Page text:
At the General Conference, you received an award from the Council of Bishops. Can you tell me what that experience means to you?

Extremely humbling. It was profound for me. When they began the service, they had me to walk in with my aunt and go on that stage and look at the bishops coming on. It was very humbling for me because I could never imagine that I could ever be sitting in such a place with such profound folks from the Church.

I mean I was a kid. I was running all over the church. I had to study a little extra for the confirmation. You know I was in the church as a child because I had to go to church and not because I thought I needed to be here. So to go and to receive such an honor, at such a prestigious time, with all of these bishops around me, it was awe-inspiring for me. It was really very humbling and it makes you reflect on the responsibility that you take on in your role as governor and the people you serve.

The history of the AME Church is one of all. It was formed partly on the basis of the brutality and oppression and the history of what was going on with Blacks in the southern part of the United States. So you know we have a long history as a people in this nation that wasn’t such a nice history and we had that history in these islands. So the AME Church is a part of the symbolism of freedom from those horrific days.

How many people are you responsible for directly? How big is the government of the Virgin Islands?

Well, I believe there is a total of 13,000 workers in all areas of government municipalities and the central government’s direct budget is about $1.2 billion. When you add all the others for the maximum dollars, I’m sure it’s close to $1.6 or 1.7. billion. There are 55 governors in the nation (50 states and 5 territories). The governor of Guam and the governor of the Virgin Islands are viewed as the two most powerful governors in the nation because our powers are derived from federal law. For all of the other governors, their powers are derived from their state/territorial constitutions; but, our powers are enacted by Congress who supervise the territories. We have some very unique authorities that some of the other governors—I’m sure many governors—don’t have. For example, line item veto authority and partial veto authority. Many governors can’t directly enter into major contracts with parties with the government and direct authority. The Virgin Islands does not have a system—local or municipal government. We are limited to two terms and each of the terms is for four years.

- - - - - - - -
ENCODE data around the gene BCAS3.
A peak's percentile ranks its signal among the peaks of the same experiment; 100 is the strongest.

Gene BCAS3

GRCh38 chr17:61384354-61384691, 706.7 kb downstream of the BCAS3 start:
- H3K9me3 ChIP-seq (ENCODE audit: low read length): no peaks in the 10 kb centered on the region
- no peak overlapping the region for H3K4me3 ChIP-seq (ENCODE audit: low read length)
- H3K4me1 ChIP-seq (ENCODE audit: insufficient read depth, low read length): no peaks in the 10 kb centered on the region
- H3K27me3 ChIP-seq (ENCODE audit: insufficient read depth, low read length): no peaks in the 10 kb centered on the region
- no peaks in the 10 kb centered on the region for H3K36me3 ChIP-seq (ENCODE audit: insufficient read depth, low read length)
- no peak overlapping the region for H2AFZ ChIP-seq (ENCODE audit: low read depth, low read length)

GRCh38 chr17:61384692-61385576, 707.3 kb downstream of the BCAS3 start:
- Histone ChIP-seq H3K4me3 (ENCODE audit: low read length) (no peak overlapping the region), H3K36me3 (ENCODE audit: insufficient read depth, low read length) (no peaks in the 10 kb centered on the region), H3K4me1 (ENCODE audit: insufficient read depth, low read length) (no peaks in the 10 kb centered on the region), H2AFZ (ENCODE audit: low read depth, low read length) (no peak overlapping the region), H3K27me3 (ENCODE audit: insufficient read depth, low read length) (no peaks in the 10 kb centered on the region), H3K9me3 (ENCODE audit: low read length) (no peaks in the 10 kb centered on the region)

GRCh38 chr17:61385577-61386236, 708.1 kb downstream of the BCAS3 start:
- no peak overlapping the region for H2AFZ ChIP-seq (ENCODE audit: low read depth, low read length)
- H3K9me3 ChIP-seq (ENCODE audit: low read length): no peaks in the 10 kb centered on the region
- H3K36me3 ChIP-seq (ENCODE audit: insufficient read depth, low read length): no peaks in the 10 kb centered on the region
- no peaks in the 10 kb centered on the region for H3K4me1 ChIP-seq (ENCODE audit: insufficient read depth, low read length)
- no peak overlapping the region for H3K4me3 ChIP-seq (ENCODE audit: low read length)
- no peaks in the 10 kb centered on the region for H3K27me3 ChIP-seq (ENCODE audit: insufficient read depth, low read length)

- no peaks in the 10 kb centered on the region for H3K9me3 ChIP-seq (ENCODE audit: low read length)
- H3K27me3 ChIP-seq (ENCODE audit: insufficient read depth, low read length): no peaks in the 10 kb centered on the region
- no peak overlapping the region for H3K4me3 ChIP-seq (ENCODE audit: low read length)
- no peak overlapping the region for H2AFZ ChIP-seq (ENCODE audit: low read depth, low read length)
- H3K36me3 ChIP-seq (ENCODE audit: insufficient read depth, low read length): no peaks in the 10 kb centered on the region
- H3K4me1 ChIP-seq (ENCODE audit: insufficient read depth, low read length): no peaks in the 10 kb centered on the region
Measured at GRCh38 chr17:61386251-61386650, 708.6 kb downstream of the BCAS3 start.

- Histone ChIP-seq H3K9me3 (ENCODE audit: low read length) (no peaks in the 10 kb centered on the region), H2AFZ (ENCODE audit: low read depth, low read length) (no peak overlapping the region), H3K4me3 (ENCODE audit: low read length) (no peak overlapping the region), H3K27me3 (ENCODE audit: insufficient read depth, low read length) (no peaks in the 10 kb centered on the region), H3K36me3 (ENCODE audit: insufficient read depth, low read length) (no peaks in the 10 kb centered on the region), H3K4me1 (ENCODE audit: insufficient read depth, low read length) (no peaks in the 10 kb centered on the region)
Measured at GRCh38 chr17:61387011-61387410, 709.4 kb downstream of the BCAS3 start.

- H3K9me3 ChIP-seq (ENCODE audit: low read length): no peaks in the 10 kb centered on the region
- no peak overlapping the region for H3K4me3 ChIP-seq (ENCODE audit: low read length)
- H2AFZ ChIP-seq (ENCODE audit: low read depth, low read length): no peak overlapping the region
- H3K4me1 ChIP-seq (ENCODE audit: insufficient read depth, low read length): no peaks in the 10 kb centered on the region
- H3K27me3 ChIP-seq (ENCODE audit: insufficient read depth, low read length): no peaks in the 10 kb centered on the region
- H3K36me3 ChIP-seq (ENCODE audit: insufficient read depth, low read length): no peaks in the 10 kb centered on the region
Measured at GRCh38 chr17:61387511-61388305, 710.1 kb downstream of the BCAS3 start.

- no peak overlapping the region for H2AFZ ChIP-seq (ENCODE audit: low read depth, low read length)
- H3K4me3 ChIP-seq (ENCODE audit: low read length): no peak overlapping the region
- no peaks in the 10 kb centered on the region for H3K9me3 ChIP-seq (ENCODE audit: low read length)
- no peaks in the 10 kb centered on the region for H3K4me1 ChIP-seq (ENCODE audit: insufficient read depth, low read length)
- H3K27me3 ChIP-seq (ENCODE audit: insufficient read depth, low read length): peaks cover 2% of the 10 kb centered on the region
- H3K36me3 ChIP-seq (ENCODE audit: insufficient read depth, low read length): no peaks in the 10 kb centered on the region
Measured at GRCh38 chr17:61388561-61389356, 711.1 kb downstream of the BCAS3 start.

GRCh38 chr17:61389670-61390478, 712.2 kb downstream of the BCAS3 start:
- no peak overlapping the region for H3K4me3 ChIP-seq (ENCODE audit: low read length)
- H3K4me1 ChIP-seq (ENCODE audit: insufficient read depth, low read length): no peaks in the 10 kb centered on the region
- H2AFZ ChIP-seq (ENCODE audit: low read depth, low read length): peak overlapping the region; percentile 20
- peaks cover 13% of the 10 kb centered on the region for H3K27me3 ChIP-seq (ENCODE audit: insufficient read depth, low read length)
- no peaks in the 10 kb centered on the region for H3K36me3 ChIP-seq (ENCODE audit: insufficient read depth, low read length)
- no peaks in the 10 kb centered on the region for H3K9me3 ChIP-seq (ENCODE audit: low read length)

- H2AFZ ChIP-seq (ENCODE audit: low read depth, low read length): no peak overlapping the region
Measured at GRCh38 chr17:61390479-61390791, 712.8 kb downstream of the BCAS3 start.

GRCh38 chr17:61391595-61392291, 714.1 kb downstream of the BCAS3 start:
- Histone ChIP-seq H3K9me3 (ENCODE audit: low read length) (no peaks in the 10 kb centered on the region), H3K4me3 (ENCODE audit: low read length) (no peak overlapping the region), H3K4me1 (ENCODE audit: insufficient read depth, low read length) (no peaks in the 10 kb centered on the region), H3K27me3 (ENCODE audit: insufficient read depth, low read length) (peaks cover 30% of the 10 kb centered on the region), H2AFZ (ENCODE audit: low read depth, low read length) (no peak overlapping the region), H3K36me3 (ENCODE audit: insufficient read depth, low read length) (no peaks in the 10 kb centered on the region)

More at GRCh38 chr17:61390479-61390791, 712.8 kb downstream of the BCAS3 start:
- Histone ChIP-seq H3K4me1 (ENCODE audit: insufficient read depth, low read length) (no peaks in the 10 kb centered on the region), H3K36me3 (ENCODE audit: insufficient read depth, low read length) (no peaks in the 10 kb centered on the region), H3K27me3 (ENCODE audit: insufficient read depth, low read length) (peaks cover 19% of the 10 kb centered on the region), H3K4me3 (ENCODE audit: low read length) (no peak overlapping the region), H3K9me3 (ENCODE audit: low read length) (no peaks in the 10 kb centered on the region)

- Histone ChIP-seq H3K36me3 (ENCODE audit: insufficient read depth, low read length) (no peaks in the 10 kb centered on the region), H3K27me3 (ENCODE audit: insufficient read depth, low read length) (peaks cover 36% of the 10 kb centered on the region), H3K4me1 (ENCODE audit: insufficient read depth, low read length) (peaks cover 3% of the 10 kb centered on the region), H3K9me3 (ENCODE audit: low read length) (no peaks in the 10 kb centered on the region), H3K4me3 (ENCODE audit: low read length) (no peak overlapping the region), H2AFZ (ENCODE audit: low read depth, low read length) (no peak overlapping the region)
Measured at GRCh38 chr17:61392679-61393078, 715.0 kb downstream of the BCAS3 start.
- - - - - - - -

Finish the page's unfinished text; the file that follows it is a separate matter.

In my particular case, I’m neither Republican nor Democrat. I’m Independent. I was a Republican. I was attending the Harvard University Kennedy School of Government in 1999 and I met George Bush. He was in his second term as governor and running for the Republican nomination for president. I sat in that audience and I listened to him. I listened to the different students from around the world ask him basic policy questions. They had not too long ago hired Dr. Condoleezza Rice as his tutor on national policy and foreign policy issues. She had a table and a chair next to the podium and they would ask him questions and he would answer. She would write a note on an index card and put it on the podium. He’d pick that up and go, “You know just to be clear” and he’d say what was on the note. We went back to our leadership class and discussed his performance.

I used to be teased a bit because I was an African American and a registered Republican. The Kennedy School was one of the most liberal schools of government in the nation, so you know you have all these contradictions sort of going on. I announced to the class then that if he wins the nomination for president, I’ll be out of the party the next day. When he won the nomination, I went to the Board of Elections and changed my registration the next day and emailed my leadership professor that night. I’ve been an Independent ever since.

Given this current election we’ve just gone through, what are your thoughts as a governor looking at the administration that will be in Washington, DC?